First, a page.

Jerry Carey

    #27845
    Avatar of homesavers
    NULL
    Member

    @Jerry Carey wrote:

    There is no Short Sale :!: Short sale fears cannot apply if a short sale doe not exist! Fears about Trusts … that’s why I proposed transferring title from the Trustee back into the names of the Individual sellers to close the sale to the end-buyer! Testamentary living intervivios trusts (Living Wills) are the most common form of title vesting today and these problems you cite above are put to rest by transferring the title back into the personal individual names form the Trust/ee :!:

    Jerry Carey

    So you are saying get the seller to deed to a trustee, negotiate a short payoff from the lender, find end buyer with a new loan for a higher amount than you negotiated, deed back to the original owner of record, escrow and title the whole process?

    Where are the payouts listed in the HUD-1? Seller cannot get a dime from the close. Somewhere you have to show that the investor (Us) that negotiated the deal gets paid. If you negotiate a sales price of say 80 percent of the actual appraised value (different from your low BPO that you got somehow from the lender) and then the Seller who is back on title sells to the end buyer with a new loan for full appraised value minus 10 percent down how do you show the ~ 10 percent profit that you made? Who gets paid the Trustee? They are not on title any more. The Seller cannot get that 10 percent. The end lender is going to want to know where that 10 percent is going because they see the HUD-1 too and they know there coming in 10 percent higher. An irrevocable demand? It is going to look fishy to the underwriters. Sounds like if you do not know what you are doing down to the last signed document the whole process can blow up at close.
    Back to REAP. Sorry just trying to understand this process so I can put it in practice.

    #27846
    Avatar of jerry carey
    jerry carey
    Member

    Homesavers said:

    So you are saying get the seller to deed to a trustee, negotiate a short payoff from the lender, find end buyer with a new loan for a higher amount than you negotiated, deed back to the original owner of record, escrow and title the whole process?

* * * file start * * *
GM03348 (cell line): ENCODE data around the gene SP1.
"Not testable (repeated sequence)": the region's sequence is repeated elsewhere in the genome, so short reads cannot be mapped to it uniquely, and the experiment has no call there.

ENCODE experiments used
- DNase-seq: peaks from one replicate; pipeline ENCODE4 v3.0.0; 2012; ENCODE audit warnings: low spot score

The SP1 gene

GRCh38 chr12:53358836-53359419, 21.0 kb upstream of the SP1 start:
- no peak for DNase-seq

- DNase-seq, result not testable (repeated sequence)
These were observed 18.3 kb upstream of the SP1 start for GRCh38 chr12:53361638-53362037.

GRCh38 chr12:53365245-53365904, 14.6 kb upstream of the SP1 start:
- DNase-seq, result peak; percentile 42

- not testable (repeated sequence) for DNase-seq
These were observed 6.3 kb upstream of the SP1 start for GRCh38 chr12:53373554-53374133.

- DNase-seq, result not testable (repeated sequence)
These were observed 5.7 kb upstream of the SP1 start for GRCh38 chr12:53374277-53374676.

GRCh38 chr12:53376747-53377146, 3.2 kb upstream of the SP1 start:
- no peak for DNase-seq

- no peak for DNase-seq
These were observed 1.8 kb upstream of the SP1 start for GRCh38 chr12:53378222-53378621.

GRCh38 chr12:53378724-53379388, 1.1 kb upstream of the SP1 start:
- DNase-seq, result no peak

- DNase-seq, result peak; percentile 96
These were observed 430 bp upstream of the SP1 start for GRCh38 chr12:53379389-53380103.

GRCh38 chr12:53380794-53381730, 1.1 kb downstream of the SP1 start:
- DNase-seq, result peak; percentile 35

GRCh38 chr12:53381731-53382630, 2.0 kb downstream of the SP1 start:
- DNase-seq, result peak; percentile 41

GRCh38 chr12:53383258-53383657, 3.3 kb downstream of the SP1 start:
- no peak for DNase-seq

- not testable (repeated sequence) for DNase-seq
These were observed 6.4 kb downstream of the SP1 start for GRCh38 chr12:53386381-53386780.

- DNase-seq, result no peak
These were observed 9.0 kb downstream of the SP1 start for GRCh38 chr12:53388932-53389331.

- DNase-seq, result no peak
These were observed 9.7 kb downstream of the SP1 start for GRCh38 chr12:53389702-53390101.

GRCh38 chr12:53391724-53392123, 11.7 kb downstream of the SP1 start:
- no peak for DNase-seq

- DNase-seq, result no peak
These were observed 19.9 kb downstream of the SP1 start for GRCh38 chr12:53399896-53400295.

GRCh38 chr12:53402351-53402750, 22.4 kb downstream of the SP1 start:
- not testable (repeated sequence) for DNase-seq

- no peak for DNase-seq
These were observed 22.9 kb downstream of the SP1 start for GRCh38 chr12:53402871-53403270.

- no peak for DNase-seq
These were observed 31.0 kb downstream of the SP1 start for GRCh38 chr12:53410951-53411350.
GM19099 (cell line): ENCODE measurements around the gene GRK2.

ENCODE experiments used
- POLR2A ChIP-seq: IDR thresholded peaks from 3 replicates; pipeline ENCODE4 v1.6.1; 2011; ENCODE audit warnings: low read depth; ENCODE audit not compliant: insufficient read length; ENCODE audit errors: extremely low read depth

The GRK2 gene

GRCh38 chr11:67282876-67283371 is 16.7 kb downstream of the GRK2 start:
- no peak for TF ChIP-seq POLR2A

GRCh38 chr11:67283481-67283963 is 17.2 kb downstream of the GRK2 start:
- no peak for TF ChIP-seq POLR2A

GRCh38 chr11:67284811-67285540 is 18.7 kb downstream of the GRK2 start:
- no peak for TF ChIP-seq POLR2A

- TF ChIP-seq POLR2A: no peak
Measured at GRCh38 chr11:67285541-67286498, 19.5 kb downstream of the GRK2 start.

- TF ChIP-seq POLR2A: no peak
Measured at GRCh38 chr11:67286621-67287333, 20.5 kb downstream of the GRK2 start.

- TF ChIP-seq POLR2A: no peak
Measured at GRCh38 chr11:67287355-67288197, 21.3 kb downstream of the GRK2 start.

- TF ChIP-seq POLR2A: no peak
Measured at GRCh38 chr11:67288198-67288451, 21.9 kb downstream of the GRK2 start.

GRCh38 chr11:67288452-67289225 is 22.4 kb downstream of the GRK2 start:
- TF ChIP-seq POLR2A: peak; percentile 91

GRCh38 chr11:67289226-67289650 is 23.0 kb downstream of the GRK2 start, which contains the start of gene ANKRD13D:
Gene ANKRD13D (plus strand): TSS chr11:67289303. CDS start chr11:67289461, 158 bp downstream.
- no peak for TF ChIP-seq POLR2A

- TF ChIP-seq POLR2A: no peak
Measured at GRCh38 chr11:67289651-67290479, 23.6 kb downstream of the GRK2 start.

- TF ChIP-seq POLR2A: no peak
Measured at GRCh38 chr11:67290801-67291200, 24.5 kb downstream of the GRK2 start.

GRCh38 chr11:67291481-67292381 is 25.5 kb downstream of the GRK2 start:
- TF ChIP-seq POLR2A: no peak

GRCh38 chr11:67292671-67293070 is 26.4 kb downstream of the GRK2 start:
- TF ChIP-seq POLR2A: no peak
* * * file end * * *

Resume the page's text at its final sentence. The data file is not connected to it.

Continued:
That is fundamentally correct. That is what it takes to close a deal!

    The only point that you don’t get is that there are two simultaneous escrow closings … One for the shorted payoff and reconveyance to the Trustee … Individual Sellers do not get a dime or the shorted lender will never accept the terms! In this escrow … the HML funding is used to payoff said lender and clear title of the loan liens.

    In the next room immediately after the reconveyance escrow closing there is a Sale closing to the end buyer. Trust/ee vested owner reconveys title to the Settlor Beneficiaries who close the sale as seller to the end buyer! Rider agreement in Trust Documents, power-of-attorney and or irrevocable essrow instruction see that sale funding goes to the Trustee who can direct escrow to disburse funding according to the Beneficiary Agreement or take funding as Trustee and disburse outside of escrow! I haven’t done this … I don’t have all the answers … I’m looking for opinions from NARS and Members such as Scott Moyes to chime in here and say whether this is feasible or not or would have to be done another way and how :!:

    Jerry Carey

Viewing 15 posts - 61 through 75 (of 105 total)

The topic ‘Short Sale Flips- the best way’ is closed to new replies.

Posted in
Contact Form
Your Fullname:


Email Address:


Phone:


Best Time to Call:


Subject:


Your Message:


Security Code:

 

Can't read the above security code? Refresh